A church that says no to missions is not just saying no to men. It is not just a matter of leaving men in their sins. It is saying no to God’s greatest concern: the spreading of His glorious name among the peoples of the world. This is His passionate concern; it must be ours.
The Great Commission is not a calling for some; it is a mandate for all… When it comes to a calling, we don’t need a voice; we have a verse (Mt. 28:19). It is now our responsibility, under the direction of the Holy Spirit, to evaluate how we are best suited to fulfill that call… We…see every member of our church as a potential missionary to be equipped and mobilized. Our goal is not to send some, or even our best, but to send all into the mission – to our city, across the country, or to the other side of the world.
The motto of every missionary, whether preacher, printer, or schoolmaster, ought to be "Devoted for life."
For my own part, I have never ceased to rejoice that God has appointed me to such an office. People talk of the sacrifice I have made in spending so much of my life in Africa. Is that a sacrifice which brings its own blest reward in healthful activity, the consciousness of doing good, peace of mind, and a bright hope of a glorious destiny hereafter? Away with the word sacrifice. Say rather it is a privilege. Anxiety, sickness, suffering, or danger, now and then, with a foregoing of the common conveniences and charities of this life, may make us pause, and cause the spirit to waver, and the soul to sink; but let this only be for a moment. All these are nothing when compared with the glory which shall be revealed in and for us. I never made a sacrifice.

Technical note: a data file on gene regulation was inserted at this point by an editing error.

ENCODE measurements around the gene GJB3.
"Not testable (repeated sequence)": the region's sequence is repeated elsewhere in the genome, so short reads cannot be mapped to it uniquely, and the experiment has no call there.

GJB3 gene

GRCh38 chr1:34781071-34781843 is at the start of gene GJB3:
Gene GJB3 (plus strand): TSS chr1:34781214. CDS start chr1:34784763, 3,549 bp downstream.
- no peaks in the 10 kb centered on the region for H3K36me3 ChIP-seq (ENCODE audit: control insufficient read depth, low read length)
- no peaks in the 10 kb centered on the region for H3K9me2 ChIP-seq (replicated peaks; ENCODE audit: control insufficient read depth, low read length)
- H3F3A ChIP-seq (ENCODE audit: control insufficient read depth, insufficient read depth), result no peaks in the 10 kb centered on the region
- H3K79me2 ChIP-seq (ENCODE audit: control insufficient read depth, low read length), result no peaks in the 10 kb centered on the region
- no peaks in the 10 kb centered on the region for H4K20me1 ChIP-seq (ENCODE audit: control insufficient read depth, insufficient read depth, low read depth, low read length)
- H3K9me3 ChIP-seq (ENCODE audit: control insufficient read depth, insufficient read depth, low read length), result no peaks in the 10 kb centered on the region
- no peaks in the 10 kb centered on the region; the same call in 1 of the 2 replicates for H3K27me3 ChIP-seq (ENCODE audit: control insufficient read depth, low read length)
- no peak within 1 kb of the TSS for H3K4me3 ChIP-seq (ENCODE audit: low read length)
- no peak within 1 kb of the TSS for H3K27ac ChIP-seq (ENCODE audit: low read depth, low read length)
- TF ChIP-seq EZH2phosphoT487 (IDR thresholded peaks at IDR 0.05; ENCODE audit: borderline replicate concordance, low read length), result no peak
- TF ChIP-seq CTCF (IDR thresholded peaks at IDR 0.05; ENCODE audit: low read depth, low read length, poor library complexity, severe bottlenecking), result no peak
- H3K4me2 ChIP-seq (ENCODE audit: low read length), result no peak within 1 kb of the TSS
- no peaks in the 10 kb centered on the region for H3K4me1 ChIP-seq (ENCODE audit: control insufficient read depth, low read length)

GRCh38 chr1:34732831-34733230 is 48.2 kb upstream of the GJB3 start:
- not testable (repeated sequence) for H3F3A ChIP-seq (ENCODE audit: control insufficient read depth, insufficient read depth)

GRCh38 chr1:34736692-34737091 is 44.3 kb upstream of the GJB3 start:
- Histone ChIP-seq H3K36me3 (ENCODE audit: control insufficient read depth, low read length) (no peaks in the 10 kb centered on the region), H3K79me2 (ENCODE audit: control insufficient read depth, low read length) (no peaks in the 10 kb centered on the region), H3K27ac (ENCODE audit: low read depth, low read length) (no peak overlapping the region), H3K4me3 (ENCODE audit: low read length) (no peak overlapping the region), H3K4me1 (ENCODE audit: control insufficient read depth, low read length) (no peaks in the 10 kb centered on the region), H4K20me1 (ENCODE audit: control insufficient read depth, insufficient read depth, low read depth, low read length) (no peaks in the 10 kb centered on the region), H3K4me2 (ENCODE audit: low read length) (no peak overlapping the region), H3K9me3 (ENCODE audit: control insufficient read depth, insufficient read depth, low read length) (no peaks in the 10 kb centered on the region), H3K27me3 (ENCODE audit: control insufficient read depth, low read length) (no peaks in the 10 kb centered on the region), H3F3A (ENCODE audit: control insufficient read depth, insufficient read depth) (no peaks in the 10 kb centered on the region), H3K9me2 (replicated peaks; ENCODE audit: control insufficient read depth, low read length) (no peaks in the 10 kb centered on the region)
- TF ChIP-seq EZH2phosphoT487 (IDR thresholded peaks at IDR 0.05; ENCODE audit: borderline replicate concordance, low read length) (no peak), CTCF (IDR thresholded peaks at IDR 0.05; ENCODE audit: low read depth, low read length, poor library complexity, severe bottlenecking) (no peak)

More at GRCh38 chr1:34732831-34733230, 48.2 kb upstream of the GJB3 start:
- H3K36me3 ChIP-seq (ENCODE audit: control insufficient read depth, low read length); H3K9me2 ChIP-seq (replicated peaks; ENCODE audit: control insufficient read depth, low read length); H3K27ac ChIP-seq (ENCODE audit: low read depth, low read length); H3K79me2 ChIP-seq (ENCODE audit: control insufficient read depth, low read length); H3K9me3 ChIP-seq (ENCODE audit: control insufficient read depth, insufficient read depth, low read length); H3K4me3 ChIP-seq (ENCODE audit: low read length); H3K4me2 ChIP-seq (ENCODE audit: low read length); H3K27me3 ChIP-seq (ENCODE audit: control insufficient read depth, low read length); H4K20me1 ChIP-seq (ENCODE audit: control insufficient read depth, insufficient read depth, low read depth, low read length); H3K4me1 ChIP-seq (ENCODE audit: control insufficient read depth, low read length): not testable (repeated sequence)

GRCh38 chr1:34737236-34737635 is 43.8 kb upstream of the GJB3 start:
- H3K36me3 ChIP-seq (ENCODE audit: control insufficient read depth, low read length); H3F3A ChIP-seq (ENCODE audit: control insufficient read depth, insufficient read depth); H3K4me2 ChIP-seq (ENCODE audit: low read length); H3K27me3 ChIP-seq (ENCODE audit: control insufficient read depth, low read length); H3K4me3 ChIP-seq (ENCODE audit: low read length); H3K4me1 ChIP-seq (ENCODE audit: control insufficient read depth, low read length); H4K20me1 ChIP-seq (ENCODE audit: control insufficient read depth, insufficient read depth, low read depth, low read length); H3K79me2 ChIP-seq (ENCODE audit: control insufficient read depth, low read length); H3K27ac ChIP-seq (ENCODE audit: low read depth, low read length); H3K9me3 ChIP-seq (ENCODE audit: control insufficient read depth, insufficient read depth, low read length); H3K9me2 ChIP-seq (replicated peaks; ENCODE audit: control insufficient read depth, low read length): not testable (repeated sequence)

The Spirit of Christ is the spirit of missions, and the nearer we get to Him the more intensely missionary we must become.
There has been a long tradition which sees the mission of the Church primarily as obedience to a command. It has been customary to speak of “the missionary mandate.” This way of putting the matter is certainly not without justification, and yet it seems to me that it misses the point. It tends to make mission a burden rather than a joy, to make it part of the law rather than part of the gospel. If one looks at the New Testament evidence one gets another impression. Mission begins with a kind of explosion of joy. The news that the rejected and crucified Jesus is alive is something that cannot possibly be suppressed. It must be told. Who could be silent about such a fact? The mission of the Church in the pages of the New Testament is more like the fallout from a vast explosion, a radioactive fallout which is not lethal but life-giving.